• 85. average gradientspositive weights negative weights
  • 86. Example
  • 87. Example adapted from Bill Triggs
  • 88. Example adapted from Martial Hebert
  • 89. FurtherDevelopment
  • 90. FurtherDevelopment • Detection on Pascal VOC (2006)
  • 91. FurtherDevelopment • Detection on Pascal VOC (2006) • Human Detection in Movies (ECCV 2006)
  • 92. FurtherDevelopment • Detection on Pascal VOC (2006) • Human Detection in Movies (ECCV 2006) • US Patent by MERL (2006)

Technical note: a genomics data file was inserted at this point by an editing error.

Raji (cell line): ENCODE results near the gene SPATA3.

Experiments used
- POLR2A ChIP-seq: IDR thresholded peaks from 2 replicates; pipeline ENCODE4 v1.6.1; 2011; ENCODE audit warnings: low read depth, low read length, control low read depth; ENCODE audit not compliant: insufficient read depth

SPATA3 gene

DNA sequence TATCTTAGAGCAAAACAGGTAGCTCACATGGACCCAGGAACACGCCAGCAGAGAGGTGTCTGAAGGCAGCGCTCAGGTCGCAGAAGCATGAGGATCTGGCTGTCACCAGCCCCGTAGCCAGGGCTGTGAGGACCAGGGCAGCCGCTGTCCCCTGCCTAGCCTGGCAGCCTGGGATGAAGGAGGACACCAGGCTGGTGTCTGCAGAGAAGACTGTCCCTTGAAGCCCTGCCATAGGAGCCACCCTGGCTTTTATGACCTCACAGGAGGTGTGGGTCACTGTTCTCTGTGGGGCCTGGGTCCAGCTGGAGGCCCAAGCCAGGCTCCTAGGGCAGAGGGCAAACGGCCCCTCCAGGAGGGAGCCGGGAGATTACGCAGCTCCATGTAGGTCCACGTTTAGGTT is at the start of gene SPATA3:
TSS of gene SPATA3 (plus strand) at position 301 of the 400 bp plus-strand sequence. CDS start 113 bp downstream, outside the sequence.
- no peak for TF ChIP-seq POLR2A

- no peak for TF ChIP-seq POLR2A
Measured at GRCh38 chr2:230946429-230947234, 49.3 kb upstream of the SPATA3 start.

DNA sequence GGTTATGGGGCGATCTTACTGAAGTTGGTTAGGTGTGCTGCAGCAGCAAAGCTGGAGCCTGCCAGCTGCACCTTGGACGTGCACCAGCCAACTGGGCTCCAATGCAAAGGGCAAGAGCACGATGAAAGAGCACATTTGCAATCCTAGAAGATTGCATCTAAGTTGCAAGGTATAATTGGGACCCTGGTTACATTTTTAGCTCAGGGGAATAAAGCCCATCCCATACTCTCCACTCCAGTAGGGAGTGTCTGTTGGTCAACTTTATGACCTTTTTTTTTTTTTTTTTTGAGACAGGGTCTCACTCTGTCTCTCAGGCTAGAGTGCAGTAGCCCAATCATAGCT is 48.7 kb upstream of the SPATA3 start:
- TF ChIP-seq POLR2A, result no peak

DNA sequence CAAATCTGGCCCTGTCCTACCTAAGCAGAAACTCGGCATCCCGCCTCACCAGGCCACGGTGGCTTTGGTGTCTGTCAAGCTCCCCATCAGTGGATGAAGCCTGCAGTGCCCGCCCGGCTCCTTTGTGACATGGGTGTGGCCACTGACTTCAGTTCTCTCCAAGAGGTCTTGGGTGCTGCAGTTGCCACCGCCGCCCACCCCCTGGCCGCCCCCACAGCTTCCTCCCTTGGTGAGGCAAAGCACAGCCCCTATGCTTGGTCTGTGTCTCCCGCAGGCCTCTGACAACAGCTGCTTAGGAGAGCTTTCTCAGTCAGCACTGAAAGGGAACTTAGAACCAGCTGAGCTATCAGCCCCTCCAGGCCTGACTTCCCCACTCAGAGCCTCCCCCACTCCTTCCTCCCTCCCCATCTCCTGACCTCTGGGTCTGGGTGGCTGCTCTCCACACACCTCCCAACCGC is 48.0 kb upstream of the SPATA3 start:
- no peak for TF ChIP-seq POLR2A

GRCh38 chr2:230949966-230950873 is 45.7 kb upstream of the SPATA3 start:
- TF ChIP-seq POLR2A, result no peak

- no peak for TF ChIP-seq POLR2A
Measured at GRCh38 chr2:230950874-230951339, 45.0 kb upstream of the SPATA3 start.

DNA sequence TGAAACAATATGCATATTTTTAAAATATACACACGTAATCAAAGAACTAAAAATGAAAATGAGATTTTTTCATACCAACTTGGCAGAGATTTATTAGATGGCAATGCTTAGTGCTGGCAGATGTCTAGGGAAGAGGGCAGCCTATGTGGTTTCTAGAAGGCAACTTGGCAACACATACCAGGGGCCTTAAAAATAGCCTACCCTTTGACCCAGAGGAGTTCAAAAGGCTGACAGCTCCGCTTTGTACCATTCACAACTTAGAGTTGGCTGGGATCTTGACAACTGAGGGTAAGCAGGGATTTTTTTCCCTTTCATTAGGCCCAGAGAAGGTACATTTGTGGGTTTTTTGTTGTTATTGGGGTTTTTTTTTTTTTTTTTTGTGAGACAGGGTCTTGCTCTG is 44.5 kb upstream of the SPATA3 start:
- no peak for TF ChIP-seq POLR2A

• 93. FurtherDevelopment • Detection on Pascal VOC (2006) • Human Detection in Movies (ECCV 2006) • US Patent by MERL (2006) • Stereo Vision HoG (ICVES 2008)
  • 94. Extension example:Pyramid HoG++
  • 95. Extension example:Pyramid HoG++
  • 96. Extension example:Pyramid HoG++
  • 97. A simple demo...
  • 98. A simple demo...
  • 99. A simple demo... VIDEO HERE
  • 100. A simple demo... VIDEO HERE
  • 101. so, it doesn’t work ?!?
  • 102. so, it doesn’t work ?!? no no, it works...
  • 103. so, it doesn’t work ?!? no no, it works... ...it just doesn’t work well...